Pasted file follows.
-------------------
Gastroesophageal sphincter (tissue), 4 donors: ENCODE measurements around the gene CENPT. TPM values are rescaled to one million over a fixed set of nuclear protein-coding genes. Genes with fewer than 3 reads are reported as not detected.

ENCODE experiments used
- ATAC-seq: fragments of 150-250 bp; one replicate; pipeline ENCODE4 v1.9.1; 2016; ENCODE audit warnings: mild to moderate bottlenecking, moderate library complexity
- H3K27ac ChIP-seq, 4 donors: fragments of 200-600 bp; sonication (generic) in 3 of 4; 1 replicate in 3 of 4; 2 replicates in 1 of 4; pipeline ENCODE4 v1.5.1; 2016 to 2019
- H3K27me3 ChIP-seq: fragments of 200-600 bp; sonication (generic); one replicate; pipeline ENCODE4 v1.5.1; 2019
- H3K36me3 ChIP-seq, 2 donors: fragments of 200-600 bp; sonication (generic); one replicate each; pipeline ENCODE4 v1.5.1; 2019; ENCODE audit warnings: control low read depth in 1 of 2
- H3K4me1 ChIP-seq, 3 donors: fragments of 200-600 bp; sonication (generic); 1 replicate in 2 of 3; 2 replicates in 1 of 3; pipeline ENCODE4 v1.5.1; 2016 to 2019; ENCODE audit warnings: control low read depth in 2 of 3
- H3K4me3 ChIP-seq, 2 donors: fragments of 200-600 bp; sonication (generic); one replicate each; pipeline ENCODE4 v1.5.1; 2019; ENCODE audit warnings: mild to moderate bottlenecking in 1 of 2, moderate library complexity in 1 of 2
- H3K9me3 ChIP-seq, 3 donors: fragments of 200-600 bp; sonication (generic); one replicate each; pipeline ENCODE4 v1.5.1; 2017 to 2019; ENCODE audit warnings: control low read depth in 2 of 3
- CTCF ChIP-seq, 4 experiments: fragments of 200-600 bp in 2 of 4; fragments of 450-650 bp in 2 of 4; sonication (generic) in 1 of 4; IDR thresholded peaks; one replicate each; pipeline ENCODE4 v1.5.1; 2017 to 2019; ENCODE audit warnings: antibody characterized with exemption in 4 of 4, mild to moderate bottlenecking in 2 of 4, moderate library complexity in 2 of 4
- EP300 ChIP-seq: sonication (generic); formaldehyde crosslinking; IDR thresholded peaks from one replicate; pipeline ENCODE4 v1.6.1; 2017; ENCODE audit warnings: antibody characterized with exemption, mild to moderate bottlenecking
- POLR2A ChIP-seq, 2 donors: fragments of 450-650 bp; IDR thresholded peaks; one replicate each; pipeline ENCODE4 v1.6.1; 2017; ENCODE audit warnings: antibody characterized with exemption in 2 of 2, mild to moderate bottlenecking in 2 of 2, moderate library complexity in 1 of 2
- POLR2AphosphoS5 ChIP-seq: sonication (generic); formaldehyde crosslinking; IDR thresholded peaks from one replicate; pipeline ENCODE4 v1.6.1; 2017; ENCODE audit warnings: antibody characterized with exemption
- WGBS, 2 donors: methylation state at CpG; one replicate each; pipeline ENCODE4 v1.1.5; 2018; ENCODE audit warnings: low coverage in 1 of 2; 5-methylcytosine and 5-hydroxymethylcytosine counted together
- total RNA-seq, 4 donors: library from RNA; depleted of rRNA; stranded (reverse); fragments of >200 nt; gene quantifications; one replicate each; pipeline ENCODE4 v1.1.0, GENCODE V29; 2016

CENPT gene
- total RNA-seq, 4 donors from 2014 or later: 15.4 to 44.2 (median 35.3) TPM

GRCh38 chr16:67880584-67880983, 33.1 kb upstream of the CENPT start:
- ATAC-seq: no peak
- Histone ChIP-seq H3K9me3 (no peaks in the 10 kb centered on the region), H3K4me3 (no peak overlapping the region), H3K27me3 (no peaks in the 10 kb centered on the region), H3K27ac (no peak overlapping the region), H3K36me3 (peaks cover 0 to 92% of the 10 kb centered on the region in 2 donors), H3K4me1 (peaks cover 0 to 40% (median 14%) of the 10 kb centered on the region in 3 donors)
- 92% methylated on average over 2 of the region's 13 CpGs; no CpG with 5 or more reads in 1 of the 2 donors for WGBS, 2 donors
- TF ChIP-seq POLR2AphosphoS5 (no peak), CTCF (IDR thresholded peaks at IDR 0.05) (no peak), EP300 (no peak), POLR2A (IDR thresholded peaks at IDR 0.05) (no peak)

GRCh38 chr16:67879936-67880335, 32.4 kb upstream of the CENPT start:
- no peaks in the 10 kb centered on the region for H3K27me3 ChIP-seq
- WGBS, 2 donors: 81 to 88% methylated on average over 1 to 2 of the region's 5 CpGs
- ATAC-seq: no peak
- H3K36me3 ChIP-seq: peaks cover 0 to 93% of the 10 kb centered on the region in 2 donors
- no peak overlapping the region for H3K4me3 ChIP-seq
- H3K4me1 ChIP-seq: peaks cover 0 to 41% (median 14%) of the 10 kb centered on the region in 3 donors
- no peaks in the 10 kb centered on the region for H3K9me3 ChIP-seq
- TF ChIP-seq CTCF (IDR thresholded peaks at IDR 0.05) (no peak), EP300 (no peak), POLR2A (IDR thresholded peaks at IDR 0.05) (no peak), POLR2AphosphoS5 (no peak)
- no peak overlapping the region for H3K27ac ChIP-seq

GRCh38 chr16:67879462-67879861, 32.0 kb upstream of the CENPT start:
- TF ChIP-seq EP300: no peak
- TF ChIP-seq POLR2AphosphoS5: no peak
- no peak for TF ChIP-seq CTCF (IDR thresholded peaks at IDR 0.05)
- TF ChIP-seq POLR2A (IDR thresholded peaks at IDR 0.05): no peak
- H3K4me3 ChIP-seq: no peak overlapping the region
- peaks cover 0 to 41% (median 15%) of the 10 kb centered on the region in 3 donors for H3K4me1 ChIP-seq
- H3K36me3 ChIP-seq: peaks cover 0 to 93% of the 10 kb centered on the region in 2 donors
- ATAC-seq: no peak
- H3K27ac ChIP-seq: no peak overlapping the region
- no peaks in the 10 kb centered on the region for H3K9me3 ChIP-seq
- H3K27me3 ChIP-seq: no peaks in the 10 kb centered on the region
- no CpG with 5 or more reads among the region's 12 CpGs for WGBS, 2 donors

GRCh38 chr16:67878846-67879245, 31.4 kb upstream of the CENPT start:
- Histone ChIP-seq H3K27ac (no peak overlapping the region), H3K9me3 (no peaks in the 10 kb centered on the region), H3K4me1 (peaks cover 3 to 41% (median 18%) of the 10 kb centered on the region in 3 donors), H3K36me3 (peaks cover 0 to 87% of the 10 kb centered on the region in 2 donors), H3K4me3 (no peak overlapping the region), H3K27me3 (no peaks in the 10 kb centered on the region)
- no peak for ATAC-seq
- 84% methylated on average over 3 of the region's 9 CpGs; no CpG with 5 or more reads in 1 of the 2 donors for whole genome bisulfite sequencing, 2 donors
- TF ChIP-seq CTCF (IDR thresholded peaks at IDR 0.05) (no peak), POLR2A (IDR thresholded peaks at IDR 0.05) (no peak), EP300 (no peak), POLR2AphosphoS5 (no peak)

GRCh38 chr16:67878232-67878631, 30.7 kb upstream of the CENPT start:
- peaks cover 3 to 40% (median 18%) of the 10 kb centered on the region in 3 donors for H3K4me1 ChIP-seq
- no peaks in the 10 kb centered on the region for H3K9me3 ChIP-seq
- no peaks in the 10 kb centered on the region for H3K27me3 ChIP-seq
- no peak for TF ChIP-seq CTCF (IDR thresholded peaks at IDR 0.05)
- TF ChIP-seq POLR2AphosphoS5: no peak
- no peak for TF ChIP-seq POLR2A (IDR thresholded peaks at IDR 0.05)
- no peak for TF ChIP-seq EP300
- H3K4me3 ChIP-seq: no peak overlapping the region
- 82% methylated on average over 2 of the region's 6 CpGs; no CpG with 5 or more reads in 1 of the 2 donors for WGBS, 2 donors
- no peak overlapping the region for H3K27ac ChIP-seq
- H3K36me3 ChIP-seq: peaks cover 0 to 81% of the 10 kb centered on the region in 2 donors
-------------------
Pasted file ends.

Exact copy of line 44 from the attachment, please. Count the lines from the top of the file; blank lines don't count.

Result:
- H3K27me3 ChIP-seq: no peaks in the 10 kb centered on the region